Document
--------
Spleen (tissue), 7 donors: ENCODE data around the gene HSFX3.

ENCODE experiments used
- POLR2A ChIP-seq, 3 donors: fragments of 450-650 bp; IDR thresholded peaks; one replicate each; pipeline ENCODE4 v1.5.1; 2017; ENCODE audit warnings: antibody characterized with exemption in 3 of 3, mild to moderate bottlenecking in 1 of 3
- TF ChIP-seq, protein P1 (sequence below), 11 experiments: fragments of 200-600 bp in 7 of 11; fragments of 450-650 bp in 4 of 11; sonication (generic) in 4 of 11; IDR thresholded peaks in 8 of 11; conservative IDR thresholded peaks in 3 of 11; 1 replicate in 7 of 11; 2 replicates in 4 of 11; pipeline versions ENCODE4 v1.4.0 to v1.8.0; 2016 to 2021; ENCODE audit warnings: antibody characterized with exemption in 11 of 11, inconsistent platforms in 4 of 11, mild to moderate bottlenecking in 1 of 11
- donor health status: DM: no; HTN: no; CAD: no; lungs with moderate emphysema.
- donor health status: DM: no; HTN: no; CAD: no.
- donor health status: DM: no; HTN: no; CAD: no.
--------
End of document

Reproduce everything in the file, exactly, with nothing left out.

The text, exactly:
Spleen (tissue), 7 donors: ENCODE data around the gene HSFX3.

ENCODE experiments used
- POLR2A ChIP-seq, 3 donors: fragments of 450-650 bp; IDR thresholded peaks; one replicate each; pipeline ENCODE4 v1.5.1; 2017; ENCODE audit warnings: antibody characterized with exemption in 3 of 3, mild to moderate bottlenecking in 1 of 3
- TF ChIP-seq, protein P1 (sequence below), 11 experiments: fragments of 200-600 bp in 7 of 11; fragments of 450-650 bp in 4 of 11; sonication (generic) in 4 of 11; IDR thresholded peaks in 8 of 11; conservative IDR thresholded peaks in 3 of 11; 1 replicate in 7 of 11; 2 replicates in 4 of 11; pipeline versions ENCODE4 v1.4.0 to v1.8.0; 2016 to 2021; ENCODE audit warnings: antibody characterized with exemption in 11 of 11, inconsistent platforms in 4 of 11, mild to moderate bottlenecking in 1 of 11
- donor health status: DM: no; HTN: no; CAD: no; lungs with moderate emphysema.
- donor health status: DM: no; HTN: no; CAD: no.
- donor health status: DM: no; HTN: no; CAD: no.